By Dr. Deborah Marynak
The American Heritage Dictionary defines a Team as “a group of players on the same side” and “any group organized to work together”. I believe the key words here are “on the same side” and “to work together”. In Dentistry, many professionals refer to their employees as their “Staff”; I prefer to think of employees as a “group of individuals who work together for the common good”.
When we reflect on the Team we’ve assembled in our Dental Practice, ask yourself if everyone brings their “A” game to work every day. I’m not talking about the occasional off day one of our employees may have…I’m talking about the general sense that everyone has their head in the game, fully engaged in the practice goals, and on board for success.
And when someone does have that occasional off day, is the rest of the team there to help pick up the ball and run with it? Or, as I’ve seen so often, a Team member isn’t well liked, and they’re left to fend for themselves on a particularly stressful day. At the very least, this is considered unacceptable behavior in any professional setting.
Rule #1: You don’t have to like a Team member to work with them.
If there are personality conflicts in the workplace, they need to be resolved or someone needs to be replaced. We can walk around the office angry with a co-worker, but that anger only hurts us and these conflicts can be felt by patients whether we think they can or not.
Maybe the problem isn’t a personality conflict, but an individual with strong work ethic dealing with someone lacking work ethic. You know they type: they leave work for others to complete or they don’t follow systems, creating more work for others. They always have a reason why they have to leave immediately at the end of patient care. You’ve all heard it said: You’re only as strong as your weakest link.
Rule #2: You’re only as strong as your weakest link.
We can’t discuss the Team without talking about the Coach. I read a great article in Success magazine written by John Addison. Mr. Addison stated that “every business is a people business and people are pretty much the same everywhere. They want to be made to feel special. They want to be recognized. Before they’ll be interested in focusing on the details of their jobs, they want to be part of something exciting, fun, compelling and great”.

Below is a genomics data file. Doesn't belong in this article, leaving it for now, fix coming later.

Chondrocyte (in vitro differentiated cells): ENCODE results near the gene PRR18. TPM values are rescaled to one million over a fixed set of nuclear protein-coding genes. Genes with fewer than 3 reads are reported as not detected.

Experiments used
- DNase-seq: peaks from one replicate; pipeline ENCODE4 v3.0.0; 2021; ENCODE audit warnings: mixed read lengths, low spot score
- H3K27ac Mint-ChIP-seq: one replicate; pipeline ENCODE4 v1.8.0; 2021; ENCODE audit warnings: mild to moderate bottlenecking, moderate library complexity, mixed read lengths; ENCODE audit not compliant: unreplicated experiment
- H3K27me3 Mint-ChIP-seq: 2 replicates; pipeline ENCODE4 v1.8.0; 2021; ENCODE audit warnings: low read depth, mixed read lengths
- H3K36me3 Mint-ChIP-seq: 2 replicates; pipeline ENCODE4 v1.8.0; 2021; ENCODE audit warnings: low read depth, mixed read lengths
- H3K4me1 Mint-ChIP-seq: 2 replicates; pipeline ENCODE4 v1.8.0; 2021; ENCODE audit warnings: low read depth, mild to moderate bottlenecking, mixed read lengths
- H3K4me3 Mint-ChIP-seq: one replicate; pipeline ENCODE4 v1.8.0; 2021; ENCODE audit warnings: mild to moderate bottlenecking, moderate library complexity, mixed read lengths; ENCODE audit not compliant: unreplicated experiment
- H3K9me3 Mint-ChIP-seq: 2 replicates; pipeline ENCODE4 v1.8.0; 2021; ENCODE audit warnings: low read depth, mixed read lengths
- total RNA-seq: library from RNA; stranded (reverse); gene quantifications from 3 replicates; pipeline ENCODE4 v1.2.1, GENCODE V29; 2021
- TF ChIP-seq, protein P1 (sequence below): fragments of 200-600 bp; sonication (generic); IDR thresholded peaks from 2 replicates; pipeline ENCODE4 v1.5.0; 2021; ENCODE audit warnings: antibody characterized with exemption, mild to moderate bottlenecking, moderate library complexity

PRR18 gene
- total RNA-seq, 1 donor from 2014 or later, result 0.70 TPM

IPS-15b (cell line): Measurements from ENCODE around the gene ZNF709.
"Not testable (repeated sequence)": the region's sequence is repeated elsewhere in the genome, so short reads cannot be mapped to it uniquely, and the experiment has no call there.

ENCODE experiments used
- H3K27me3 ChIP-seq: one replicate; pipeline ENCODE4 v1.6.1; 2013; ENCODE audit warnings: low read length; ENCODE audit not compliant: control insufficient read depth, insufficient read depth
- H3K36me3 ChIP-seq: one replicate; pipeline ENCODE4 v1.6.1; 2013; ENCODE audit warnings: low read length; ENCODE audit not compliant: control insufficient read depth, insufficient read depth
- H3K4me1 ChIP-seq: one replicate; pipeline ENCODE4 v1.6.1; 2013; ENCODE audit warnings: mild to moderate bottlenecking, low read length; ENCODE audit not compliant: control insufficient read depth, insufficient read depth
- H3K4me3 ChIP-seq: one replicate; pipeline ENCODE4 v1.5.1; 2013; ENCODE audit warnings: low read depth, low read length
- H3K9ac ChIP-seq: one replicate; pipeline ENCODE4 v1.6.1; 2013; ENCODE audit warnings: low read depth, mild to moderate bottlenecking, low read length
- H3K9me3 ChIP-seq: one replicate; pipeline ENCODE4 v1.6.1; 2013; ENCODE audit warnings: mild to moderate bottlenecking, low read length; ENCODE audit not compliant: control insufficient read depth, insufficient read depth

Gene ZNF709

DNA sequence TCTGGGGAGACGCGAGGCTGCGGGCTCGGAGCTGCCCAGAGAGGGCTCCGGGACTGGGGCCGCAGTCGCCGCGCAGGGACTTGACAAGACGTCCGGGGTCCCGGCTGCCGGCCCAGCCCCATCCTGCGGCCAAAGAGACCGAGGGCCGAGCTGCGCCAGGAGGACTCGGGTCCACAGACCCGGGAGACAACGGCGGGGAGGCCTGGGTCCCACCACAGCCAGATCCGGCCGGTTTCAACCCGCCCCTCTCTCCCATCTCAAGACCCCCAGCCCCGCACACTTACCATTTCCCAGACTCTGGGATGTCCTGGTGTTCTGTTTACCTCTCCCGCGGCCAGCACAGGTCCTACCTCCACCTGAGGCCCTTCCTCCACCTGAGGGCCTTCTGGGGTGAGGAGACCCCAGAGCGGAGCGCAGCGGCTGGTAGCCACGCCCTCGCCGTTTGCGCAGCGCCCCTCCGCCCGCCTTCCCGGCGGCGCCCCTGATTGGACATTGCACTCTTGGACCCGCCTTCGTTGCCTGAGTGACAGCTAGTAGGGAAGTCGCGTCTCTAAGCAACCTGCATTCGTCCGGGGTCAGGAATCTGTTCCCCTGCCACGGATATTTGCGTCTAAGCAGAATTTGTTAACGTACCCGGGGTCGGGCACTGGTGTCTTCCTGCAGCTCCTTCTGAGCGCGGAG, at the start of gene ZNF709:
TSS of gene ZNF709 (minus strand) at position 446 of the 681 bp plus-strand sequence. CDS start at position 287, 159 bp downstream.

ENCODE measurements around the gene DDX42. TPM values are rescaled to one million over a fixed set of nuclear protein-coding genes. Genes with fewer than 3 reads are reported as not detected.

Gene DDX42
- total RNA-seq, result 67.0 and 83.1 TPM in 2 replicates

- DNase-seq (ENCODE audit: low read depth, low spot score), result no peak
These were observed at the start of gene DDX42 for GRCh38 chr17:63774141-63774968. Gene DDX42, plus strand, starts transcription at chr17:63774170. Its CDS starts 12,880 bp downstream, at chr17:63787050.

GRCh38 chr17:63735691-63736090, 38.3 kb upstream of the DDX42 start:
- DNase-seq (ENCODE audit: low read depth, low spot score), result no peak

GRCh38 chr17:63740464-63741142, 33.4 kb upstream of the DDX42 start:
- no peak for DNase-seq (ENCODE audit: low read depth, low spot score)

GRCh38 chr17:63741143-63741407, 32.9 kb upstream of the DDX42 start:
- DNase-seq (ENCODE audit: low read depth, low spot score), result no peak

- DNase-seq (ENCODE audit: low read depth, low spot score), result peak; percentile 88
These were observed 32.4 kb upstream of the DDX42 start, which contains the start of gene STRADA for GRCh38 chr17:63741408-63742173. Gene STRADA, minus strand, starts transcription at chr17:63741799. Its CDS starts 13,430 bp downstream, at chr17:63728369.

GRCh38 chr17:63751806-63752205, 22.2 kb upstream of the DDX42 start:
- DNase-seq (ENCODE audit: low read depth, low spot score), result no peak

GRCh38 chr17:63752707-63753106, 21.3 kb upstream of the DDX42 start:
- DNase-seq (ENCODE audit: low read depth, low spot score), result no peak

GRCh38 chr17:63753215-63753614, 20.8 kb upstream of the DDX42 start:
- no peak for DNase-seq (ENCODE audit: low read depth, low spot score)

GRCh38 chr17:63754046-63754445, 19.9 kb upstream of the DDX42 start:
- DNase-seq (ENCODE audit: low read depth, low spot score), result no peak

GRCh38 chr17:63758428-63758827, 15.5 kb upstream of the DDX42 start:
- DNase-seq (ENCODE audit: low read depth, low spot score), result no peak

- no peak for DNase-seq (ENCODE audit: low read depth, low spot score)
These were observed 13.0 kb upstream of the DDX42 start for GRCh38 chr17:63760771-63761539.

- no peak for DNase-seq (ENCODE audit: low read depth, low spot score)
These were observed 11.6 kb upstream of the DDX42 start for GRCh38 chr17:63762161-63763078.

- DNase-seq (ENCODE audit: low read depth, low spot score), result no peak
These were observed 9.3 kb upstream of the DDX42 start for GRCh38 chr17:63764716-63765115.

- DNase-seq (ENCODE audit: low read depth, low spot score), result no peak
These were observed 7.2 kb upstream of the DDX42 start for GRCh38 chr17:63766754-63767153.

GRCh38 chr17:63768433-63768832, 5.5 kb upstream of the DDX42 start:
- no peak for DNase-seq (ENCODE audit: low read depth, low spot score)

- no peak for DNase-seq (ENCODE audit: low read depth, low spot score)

He further went on to say “as a Leader, you can control what kind of message you send and where you chose to focus the company’s attention. What you focus on grows”. I once worked as an Associate Dentist and every Tuesday, my boss and I had a meeting, just the two of us. I used to leave the meeting feeling down and I realized that what he focused on were the problems in the office.
I decided to ask him if he ever thanked his employees, or verbalized his appreciation for their hard work and dedication. He told me that he “didn’t do that”; he stated that they get their appreciation every payday. I tried to explain to him that he’d be surprised to know that employees prefer appreciation and a thank you even more than a paycheck. Over time I saw him lose seven key employees; I can only imagine how long it took him to recover morale after losing half his team.
Rule #3: All people need to be recognized and appreciated for the great work they do and the service they provide, aside from a paycheck.
More recently I worked in a smaller practice as an Associate with some highly competent women. I was and still am in the habit of saying “thank you” whenever any team members brings me something I need or steps up for me in a tight situation. I was working on one of the assistants and another was assisting me and I don’t recall why, but I thanked her for something.
They both started laughing and I was so perplexed! Apparently, their boss never thanked them for anything and they’d given him almost 30 years of service collectively. They both stopped laughing and said “you’re just so nice and we’re not used to it!”
Now I’m not saying I did everything right, because believe me, I didn’t. I’ve made numerous mistakes, but I’ve learned a great deal from those mistakes. Hopefully, the entire Team will learn and grow through their mistakes and develop into invaluable Dental Health Professionals who enjoy caring for their patients and working together every day.
“Alone we can do so little, together we can do so much.”
– Helen Keller
Dr. Deborah Marynak is the owner of DentalStaffing.org, a dentist with over 30 years experience, and is committed to helping Dental Professionals find the right fit for both employees and employers. She also works with Dental Offices to help them streamline their clinical systems and teach Dental Teams how to effectively document to avoid risk.